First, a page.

Planting Seedlings in the Garden
Before you plant your seedlings outside, they need time to adjust to the bright sunlight, the changes in temperature, and the wind. Harden off your seedlings in the week or two prior to the time that they will be planted outside (generally, most vegetable seedlings are planted out just after the chance of frost has passed).
Harden your seedlings off on a warm spring day. Bring then outdoors to a shady, protected place for a couple of hours, then bring them back inside. Continue to do this each day, leaving them out for longer and longer periods, throughout the week. Make sure to bring them inside if the weather gets cold or there is a chance of a frost! Slowly give them more and more sunlight. At the end of a week, leave them out overnight. After that, they should be ready to be planted in the garden.
Try to plant your seedlings outside on an overcast day, or at least not a day that is excessively hot. Prepare your garden bed first, and dig a hole for each seedling before removing it from its container. You can see how deep a hole you’ll need for each plant by setting the entire container in the hole before you remove the plant. Place a handful of compost in the hole or work some into the topsoil before you make the row. Fill the hole with water and let it sink in.
Next, separate the seedlings from their containers by squeezing the bottom and pushing up gently with your fingers. If you need to, use gravity to help you. Put your hand across the top of the pot, with the seedling’s stem between two of your fingers (don’t squeeze the stem). Flip the plant upside down. Then use the other hand to gently tap the bottom of the pot until the seedling comes out. If the roots are very tangled, you can very gently separate them, at the very bottom. Leave the majority of the root ball intact. In larger plants, such as trees, you would spread the roots out quite a bit, but annual plant seedlings are tiny and sensitive, so it’s best not to overdo it.
Just as you would when transplanting in containers, always set the plant into the ground at about the same level that it was growing in the cell pack or pot. Water each plant as soon as possible, and water the entire garden bed thoroughly after you are finished planting. Make sure that the soil is thoroughly watered by digging up a small amount of the soil and checking to see if it is damp. Check your seedlings often for the first week or so that they are in the garden. If you ever find that your plants are badly wilted and the soil is dry, water them as soon as possible! You can also help severely wilted plants recover by snipping off a few of their lowest leaves (not the new leaves at the top).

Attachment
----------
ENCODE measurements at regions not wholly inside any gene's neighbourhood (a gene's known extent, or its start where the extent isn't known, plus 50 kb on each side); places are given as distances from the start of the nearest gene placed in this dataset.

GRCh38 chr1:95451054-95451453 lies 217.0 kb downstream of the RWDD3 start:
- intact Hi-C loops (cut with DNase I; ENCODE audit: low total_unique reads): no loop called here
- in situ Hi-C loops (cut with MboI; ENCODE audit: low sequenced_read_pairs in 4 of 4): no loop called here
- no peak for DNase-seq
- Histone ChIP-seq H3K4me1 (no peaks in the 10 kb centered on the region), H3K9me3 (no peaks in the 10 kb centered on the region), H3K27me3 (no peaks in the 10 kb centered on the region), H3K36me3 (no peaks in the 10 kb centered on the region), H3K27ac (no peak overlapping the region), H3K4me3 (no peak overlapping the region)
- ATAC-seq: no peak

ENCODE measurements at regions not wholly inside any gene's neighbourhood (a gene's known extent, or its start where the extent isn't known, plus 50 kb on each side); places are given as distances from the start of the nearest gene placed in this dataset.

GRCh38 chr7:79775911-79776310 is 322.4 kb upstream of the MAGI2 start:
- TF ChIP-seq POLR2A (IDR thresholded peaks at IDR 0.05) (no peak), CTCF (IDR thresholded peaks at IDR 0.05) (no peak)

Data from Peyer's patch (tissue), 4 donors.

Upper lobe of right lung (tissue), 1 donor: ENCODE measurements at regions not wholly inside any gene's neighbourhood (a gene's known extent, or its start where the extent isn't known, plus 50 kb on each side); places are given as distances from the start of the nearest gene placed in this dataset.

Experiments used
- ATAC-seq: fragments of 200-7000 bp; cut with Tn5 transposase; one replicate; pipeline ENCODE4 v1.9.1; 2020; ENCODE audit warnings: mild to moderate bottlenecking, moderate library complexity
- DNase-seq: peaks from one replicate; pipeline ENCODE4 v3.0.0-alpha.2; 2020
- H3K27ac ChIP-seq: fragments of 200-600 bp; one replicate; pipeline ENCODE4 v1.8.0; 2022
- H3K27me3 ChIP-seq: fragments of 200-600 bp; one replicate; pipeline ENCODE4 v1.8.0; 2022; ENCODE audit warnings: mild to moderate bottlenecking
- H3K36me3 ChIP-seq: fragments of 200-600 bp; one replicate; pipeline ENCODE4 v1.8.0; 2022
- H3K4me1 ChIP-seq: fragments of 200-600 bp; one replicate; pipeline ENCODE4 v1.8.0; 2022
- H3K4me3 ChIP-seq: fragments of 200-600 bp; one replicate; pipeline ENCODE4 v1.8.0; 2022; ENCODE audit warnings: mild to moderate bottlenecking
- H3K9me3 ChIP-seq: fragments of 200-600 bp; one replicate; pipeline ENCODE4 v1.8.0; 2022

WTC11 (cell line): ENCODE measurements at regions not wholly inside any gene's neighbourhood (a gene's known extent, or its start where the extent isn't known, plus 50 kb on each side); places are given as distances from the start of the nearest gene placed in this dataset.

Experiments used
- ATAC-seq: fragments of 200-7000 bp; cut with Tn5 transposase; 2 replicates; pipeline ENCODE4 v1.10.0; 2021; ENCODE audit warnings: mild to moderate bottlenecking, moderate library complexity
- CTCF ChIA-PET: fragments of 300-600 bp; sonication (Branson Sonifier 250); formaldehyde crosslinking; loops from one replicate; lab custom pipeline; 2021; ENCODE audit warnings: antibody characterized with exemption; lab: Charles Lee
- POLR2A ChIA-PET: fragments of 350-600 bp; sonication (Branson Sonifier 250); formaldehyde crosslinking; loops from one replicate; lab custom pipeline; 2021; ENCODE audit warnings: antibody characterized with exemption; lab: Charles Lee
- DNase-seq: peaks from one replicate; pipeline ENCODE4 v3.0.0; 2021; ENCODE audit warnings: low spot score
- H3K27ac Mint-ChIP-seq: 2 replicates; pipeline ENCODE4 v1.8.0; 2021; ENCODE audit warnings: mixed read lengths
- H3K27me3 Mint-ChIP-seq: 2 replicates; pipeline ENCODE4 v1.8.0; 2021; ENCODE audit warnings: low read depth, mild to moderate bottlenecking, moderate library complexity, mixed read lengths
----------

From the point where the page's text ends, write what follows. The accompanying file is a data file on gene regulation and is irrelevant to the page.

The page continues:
You may want to mulch around the base of the plant with straw to help
keep weeds down and decrease evaporation. After you have transplanted the seedlings, carefully observe your plants. Water your seedlings well until they have fully recovered (established plants show new growth).
Preventing Pests: Cutworms
Cutworms are a type of caterpillar that loves to eat the stems of your newly planted seedlings and break them off right at the ground. They will eat anything from asparagus to cabbages, carrots, celery, corn, lettuce, peas, peppers, potatoes and tomatoes. To prevent them from eating your plants, fashion a small collar from a paper cup with the bottom cut out. Place the collar around the base of the seedling at ground level, pushing it into the soil 1-2 inches deep.
Bad Weather After You’ve Planted Your Seedlings Outdoors
Watch the weather for the first week or two after the average last-frost date in case of a spell of cold weather. If you’ve already planted your seedlings outside, and hear that there might be a frost that night, don’t despair! Simply take newspaper and fold it over to make a cone shape. Use a stapler to hold the “cone” together. Then place it over each plant, covering it. You can use rocks to hold it in place. This will protect your plants from a light frost. You can also cover your plants with weather cloth or a plastic tarp. Remember to remove the covering once the weather has warmed the following day.
Cold frames, wallo’waters, cloches, hotcaps (milk jugs) or grow tunnels (with weather cloth or fiberglass) are other devices used to protect plants by trapping warm air during the day and insulating the plants and soil during the night, prompting faster growth. Remember to remove any of these devices on sunny days to avoid roasting your plants.
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